Thursday, March 25, 2010

The Importance of Being Playful

My girls are genius's. Obviously! Today J came home from school with a very nice certificate for being a "caring, friendly and hardworking member of the class" and A came home with her record book from Kindergarten full of photos of her exploring water, sand and ice.

They have settled in so well into the system over here I cannot fault it at all - so far.

J went to maternelle for a short time in Belgium where the kids start at 2 and a half. They troop in there at 9am with their little ruck sacks on their backs and stay a full day until 3.15. They sit in a classroom environment from such a young age it seems like their childhood ends far too soon. I am so happy the A has the opportunity for free play at Kindy. She seems to spend most of her time there dressed as Dorothy the Dinosaur and being chased around the sandpit by her best mate Noah who likes to dress up as a Tiger. That's what childhood should be about.

It has been a busy few weeks for us as J has been going swimming with the school three times this week and will be going three times next week as well. She has also been having swimming lessons each week after school as well this term. So she has been rapidly turning into my own little mermaid.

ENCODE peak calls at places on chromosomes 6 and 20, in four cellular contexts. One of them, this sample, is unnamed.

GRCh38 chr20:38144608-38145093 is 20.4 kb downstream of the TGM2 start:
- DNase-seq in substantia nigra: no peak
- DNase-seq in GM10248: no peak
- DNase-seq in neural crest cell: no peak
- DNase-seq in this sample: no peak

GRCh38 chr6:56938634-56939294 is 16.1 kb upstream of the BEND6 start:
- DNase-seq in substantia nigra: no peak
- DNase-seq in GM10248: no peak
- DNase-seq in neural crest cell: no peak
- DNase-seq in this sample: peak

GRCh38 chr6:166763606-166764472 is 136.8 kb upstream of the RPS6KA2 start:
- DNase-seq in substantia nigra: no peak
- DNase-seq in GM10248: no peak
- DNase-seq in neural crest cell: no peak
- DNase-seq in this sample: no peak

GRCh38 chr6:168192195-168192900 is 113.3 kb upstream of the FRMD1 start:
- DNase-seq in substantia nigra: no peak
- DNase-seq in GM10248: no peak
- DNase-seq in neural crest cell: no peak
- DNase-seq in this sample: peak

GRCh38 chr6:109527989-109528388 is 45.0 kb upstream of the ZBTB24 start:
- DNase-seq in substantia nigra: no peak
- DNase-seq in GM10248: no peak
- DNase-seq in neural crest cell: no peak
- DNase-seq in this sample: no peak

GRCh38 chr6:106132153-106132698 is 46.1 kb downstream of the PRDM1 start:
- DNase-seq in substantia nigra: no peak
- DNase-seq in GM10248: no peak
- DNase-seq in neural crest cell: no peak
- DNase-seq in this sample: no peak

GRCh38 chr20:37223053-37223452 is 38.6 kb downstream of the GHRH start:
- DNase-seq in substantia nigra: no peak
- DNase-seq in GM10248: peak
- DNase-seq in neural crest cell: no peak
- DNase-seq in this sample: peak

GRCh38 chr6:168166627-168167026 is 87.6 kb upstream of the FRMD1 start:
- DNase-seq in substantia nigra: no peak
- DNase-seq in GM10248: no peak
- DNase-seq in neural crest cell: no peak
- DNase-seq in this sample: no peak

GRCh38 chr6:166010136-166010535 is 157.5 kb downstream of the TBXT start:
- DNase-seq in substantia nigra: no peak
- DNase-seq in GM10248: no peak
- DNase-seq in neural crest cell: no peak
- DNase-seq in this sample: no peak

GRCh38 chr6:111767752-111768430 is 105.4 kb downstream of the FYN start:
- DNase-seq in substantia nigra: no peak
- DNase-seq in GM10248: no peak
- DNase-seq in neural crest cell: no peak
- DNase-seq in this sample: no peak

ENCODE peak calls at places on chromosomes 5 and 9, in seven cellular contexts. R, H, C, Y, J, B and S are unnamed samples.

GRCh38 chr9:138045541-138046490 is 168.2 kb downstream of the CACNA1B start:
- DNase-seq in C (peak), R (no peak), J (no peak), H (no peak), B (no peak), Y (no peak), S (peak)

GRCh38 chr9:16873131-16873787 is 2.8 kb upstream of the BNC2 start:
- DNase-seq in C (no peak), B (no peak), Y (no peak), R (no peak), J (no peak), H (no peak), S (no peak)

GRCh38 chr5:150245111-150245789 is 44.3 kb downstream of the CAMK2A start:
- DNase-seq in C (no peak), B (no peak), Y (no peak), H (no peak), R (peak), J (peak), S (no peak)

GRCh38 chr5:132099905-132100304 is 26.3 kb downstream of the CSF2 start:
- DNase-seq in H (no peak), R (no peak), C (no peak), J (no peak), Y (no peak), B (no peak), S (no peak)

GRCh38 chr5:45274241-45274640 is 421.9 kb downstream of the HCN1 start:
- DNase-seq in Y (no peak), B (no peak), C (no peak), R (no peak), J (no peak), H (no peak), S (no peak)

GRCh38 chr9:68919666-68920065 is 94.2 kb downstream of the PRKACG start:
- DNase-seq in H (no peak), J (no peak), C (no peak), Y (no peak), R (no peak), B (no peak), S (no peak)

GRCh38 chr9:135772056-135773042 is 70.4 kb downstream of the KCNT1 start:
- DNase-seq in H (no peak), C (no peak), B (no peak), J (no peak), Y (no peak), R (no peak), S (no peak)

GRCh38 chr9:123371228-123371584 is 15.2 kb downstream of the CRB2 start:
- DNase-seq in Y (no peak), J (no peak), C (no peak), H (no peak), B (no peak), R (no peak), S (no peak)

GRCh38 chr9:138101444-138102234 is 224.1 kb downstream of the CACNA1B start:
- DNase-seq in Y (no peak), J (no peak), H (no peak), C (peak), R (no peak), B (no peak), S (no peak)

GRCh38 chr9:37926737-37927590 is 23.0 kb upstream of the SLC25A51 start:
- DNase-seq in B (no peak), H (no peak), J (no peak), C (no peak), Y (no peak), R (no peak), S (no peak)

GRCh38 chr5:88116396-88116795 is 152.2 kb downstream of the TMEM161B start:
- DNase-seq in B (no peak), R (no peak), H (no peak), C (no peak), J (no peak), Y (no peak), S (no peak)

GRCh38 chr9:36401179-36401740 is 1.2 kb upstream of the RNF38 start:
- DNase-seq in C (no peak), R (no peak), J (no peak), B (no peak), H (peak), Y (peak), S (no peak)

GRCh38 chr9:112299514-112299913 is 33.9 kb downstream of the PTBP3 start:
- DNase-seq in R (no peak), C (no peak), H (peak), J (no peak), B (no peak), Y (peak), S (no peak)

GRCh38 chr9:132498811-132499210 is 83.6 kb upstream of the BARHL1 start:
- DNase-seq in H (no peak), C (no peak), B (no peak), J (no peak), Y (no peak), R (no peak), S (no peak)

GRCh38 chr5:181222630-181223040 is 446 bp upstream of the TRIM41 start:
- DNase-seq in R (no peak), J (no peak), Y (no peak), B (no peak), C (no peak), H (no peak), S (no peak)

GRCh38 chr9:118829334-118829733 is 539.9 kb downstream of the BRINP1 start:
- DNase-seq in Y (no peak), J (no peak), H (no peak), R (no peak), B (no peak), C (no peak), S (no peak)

The way our school has handled the swimming has brought home to me some of the differences between schools in New Zealand and the UK. J's amazing teacher (for the purposes of this blog we will call him Mr X) has developed a class blog which he updates daily describing what the class has been doing. He has put pictures of the kids at the swimming pool this week which is great not only can we see what J has been up to but so can her Grandparents in the UK.

This would just not happen at a school in the UK. Taking pictures of other peoples children and then publishing them on the net would not be allowed. The ubiquitous and media hyped fear of the wrong type of person taking advantage of our children in the UK has meant that things that would have at one time been thought of as perfectly normal have now become unacceptable and dangerous. One dad in the UK was questioned by police after he was taking photos of his own children on the swings in the park. Another parent had reported him as she felt that he shouldn't be taking photos of children in a public place. I find this so sad. I hope New Zealand does not go down this route.

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